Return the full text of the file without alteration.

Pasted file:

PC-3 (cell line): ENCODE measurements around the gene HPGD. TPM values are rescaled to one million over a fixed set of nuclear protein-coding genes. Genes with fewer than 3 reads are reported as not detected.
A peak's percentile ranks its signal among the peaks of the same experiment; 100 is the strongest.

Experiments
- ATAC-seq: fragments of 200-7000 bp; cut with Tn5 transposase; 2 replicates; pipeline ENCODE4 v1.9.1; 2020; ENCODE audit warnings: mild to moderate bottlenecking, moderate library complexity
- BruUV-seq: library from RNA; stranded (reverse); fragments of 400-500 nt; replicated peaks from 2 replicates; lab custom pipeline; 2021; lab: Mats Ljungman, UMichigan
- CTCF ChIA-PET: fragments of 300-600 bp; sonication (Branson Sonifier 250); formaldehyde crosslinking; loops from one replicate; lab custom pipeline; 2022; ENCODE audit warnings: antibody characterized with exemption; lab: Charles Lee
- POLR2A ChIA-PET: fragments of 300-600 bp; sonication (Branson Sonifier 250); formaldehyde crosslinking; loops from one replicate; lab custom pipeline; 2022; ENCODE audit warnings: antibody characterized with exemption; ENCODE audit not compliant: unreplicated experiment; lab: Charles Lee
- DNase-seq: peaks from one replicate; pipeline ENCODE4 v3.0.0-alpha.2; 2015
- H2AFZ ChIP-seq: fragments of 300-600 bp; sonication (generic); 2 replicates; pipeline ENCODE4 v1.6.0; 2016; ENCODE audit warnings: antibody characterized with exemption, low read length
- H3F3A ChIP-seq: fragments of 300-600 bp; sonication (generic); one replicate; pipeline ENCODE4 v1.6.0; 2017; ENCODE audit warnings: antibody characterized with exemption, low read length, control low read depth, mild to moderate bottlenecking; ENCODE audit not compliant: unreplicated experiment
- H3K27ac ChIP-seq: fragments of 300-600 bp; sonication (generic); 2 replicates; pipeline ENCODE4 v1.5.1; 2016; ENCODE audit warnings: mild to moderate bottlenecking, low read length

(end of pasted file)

PC-3 (cell line): ENCODE measurements around the gene HPGD. TPM values are rescaled to one million over a fixed set of nuclear protein-coding genes. Genes with fewer than 3 reads are reported as not detected.
A peak's percentile ranks its signal among the peaks of the same experiment; 100 is the strongest.

Experiments
- ATAC-seq: fragments of 200-7000 bp; cut with Tn5 transposase; 2 replicates; pipeline ENCODE4 v1.9.1; 2020; ENCODE audit warnings: mild to moderate bottlenecking, moderate library complexity
- BruUV-seq: library from RNA; stranded (reverse); fragments of 400-500 nt; replicated peaks from 2 replicates; lab custom pipeline; 2021; lab: Mats Ljungman, UMichigan
- CTCF ChIA-PET: fragments of 300-600 bp; sonication (Branson Sonifier 250); formaldehyde crosslinking; loops from one replicate; lab custom pipeline; 2022; ENCODE audit warnings: antibody characterized with exemption; lab: Charles Lee
- POLR2A ChIA-PET: fragments of 300-600 bp; sonication (Branson Sonifier 250); formaldehyde crosslinking; loops from one replicate; lab custom pipeline; 2022; ENCODE audit warnings: antibody characterized with exemption; ENCODE audit not compliant: unreplicated experiment; lab: Charles Lee
- DNase-seq: peaks from one replicate; pipeline ENCODE4 v3.0.0-alpha.2; 2015
- H2AFZ ChIP-seq: fragments of 300-600 bp; sonication (generic); 2 replicates; pipeline ENCODE4 v1.6.0; 2016; ENCODE audit warnings: antibody characterized with exemption, low read length
- H3F3A ChIP-seq: fragments of 300-600 bp; sonication (generic); one replicate; pipeline ENCODE4 v1.6.0; 2017; ENCODE audit warnings: antibody characterized with exemption, low read length, control low read depth, mild to moderate bottlenecking; ENCODE audit not compliant: unreplicated experiment
- H3K27ac ChIP-seq: fragments of 300-600 bp; sonication (generic); 2 replicates; pipeline ENCODE4 v1.5.1; 2016; ENCODE audit warnings: mild to moderate bottlenecking, low read length